Chicago Public Schools is facing increased pressure to help the families of children who are traveling to magnet and selective enrollment schools this year without district-provided busing, as well to make sure students in special education get legally-mandated transportation.
The school district has been grappling with a bus driver shortage for more than two years. That came to a head when the Board of Education decided to prioritize rides for students in special education or who are homeless. CPS is legally required to provide them transportation to school that meets their needs. Some of those students waited months for service last year and thousands were traveling more than an hour each way.
The percentage of special education students in the district has risen in recent years and some 1,700 more qualify for transportation this year than last, according to the district. About 150 special education students whose parents have recently requested transportation are currently awaiting routes. CPS says 8,100 students already have routes.
Special education advocates stress bus service for disabled students is about the fundamental right to a free and appropriate education. And last week the state announced it was investigating a systemic complaint concerning delays in providing service.
At the same time, parents of magnet and selective enrollment students formed a new group, CPS Parents for Busing, and have a list of demands. Three weeks before school began in August, the board announced it would not transport the 5,500 magnet and selective enrollment students this semester who were previously eligible for a ride to their schools. For decades, these students received busing if they lived between 1.5 and 6 miles from their school. A key goal of these schools is to draw students from around the city.
This unleashed a torrent of complaints from parents, who say they have to take time away from work and spend long hours in the car to get their children to and from school.
The school district has not made an announcement for next semester, but is still looking for more than 600 bus drivers. CPS officials say they are doing everything possible to hire more drivers. They have increased pay and are holding 12 job fairs over the next month.
CPS Parents for Busing spokeswoman Katie Milewski says CPS could be doing more. Parents notice yellow school buses on the streets with lots of empty seats. She says CPS should be offering those seats to magnet and selective enrollment students, especially if already established routes overlap with where kids need to go.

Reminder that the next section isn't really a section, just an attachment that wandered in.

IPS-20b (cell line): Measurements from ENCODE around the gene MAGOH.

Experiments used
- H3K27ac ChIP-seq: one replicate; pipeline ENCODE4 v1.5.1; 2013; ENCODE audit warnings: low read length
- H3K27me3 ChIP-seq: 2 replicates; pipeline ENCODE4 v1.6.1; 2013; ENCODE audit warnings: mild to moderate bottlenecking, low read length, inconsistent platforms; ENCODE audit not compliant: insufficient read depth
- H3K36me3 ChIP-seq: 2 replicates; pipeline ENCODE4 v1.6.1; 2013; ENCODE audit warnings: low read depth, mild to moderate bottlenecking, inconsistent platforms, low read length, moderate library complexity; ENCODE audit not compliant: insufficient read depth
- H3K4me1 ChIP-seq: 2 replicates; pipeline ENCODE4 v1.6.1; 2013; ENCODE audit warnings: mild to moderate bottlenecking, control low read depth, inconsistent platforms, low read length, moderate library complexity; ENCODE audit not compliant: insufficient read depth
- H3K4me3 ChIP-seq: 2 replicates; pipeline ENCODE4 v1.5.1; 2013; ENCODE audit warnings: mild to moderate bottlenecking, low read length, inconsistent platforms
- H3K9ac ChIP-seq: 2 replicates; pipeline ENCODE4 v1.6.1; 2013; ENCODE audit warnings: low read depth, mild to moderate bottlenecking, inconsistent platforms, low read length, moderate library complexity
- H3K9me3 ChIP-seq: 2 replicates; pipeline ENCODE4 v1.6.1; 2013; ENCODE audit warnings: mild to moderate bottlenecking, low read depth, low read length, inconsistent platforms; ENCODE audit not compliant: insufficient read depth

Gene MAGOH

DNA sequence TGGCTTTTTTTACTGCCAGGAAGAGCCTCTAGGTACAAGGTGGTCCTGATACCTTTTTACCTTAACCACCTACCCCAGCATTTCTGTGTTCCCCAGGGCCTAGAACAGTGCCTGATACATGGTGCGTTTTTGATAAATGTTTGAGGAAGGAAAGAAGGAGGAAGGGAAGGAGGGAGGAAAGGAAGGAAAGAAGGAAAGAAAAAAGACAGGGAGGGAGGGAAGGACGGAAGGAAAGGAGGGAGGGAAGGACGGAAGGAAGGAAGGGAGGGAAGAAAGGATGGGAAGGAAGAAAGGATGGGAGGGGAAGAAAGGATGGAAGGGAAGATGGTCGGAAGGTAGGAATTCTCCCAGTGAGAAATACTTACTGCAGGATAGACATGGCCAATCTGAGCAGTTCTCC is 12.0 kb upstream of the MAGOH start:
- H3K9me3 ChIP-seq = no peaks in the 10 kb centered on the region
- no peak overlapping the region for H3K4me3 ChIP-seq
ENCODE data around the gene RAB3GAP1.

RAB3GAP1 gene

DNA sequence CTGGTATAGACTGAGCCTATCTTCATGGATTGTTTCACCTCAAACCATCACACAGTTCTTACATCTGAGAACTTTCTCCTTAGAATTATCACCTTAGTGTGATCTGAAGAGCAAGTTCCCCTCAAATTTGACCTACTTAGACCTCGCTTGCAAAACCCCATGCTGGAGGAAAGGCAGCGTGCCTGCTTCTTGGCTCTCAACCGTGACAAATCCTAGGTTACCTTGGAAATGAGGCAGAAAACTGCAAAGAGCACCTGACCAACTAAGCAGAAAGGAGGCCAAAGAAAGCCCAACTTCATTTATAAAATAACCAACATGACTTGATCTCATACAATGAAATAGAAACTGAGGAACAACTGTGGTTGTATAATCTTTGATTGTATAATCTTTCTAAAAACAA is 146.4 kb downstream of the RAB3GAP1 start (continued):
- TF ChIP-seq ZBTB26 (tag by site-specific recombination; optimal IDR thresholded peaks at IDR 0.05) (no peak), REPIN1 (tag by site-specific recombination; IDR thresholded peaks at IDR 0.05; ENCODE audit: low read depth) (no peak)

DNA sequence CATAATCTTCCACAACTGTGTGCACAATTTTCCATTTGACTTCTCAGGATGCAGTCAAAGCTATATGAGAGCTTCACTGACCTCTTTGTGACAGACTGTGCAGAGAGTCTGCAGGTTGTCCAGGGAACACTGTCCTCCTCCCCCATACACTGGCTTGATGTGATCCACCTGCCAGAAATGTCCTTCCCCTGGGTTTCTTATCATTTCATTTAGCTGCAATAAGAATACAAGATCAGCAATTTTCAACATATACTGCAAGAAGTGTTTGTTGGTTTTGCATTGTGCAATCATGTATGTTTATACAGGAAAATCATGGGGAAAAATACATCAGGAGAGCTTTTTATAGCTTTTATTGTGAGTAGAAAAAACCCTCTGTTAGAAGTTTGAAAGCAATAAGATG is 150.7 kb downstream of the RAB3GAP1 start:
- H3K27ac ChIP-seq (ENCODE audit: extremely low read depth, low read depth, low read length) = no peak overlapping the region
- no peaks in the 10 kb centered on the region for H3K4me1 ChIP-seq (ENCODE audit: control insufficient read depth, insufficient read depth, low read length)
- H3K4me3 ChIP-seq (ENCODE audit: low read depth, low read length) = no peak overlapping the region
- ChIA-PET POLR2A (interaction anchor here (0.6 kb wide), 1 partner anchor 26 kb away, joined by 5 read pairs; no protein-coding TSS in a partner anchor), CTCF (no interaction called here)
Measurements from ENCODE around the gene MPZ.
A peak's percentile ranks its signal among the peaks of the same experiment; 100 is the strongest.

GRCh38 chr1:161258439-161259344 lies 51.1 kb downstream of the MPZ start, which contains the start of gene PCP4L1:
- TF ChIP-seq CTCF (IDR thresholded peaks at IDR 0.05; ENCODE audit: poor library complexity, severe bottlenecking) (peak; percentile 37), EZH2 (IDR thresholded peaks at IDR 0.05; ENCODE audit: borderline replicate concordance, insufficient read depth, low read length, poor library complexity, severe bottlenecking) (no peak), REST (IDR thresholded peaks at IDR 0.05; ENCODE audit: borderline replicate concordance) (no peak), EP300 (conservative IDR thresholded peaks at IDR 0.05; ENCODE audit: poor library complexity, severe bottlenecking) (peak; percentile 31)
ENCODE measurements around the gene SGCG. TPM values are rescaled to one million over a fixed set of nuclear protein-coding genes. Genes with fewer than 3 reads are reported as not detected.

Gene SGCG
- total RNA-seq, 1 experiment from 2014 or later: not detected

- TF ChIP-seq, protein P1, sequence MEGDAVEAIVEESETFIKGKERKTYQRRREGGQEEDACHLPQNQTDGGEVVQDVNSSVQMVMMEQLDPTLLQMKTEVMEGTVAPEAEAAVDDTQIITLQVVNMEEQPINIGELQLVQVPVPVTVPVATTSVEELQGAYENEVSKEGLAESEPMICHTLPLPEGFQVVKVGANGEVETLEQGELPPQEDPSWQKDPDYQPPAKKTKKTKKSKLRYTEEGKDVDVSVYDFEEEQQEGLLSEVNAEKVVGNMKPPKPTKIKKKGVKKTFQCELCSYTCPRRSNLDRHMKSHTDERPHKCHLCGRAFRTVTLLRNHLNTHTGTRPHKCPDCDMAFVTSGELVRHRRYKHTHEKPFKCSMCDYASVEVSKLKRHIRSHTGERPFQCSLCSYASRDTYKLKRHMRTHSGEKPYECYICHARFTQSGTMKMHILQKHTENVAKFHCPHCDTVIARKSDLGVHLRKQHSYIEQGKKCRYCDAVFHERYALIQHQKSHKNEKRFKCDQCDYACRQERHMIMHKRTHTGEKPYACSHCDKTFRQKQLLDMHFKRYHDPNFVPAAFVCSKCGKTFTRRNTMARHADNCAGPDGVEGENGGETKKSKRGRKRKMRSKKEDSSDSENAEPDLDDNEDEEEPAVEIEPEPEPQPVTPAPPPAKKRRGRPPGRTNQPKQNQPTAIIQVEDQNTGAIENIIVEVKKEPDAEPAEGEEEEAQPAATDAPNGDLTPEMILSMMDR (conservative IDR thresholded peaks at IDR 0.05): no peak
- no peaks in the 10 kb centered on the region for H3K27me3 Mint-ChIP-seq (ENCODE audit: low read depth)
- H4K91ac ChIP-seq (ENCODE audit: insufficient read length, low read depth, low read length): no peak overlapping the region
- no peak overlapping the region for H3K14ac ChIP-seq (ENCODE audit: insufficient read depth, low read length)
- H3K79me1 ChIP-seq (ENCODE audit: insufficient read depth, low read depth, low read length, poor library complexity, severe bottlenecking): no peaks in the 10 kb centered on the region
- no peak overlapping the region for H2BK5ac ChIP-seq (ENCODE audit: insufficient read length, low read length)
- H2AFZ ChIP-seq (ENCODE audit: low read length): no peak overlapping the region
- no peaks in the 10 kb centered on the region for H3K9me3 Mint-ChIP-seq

“They need to open it up,” she said. “It is unconscionable what they are doing to these families.”
The group also would like magnet and selective enrollment families who qualify for transportation to be offered $500 monthly stipends. Milewski says these stipends can help pay for gas or for private transportation. Without it, she says some parents have already pulled their children out of their schools and others will likely consider it. CPS is currently offering free CTA rides for students and one adult.
“Going forward we want to come up with solutions with CPS that can at least help all of our families in some way instead of just leaving to fend for themselves,” she said.
CPS officials said in a statement that they are trying to “identify viable and equitable solutions and ensure every eligible student has safe, secure, and reliable transportation to and from school.”
They did not specifically address in their statement the request to give empty seats on school buses to magnet and selective enrollment students. But in public statements they have indicated it may be inequitable to offer busing to some and not others. Also, it could prolong routes for special education students and could open the district up to action from the state, which doesn’t want kids in special education traveling for more than an hour.
In addition, providing transportation stipends to all 5,500 magnet and selective enrollment students who qualify could cost the district as much as $25 million a year, CPS says. The school district already plans to spend $146 million on transportation this year.
Historically students in magnet and selective enrollment schools received transportation because they helped the school district comply with a desegregation consent decree. These schools were designed as islands of integration in an otherwise segregated school system.
But in 2009, the consent decree was lifted. Part of the reason school district officials wanted it lifted was to have more flexibility around busing, which is expensive for the cash-strapped school district.
CPS officials continued to provide transportation and create additional magnet and selective enrollment schools, saying they believed in the idea of diverse schools.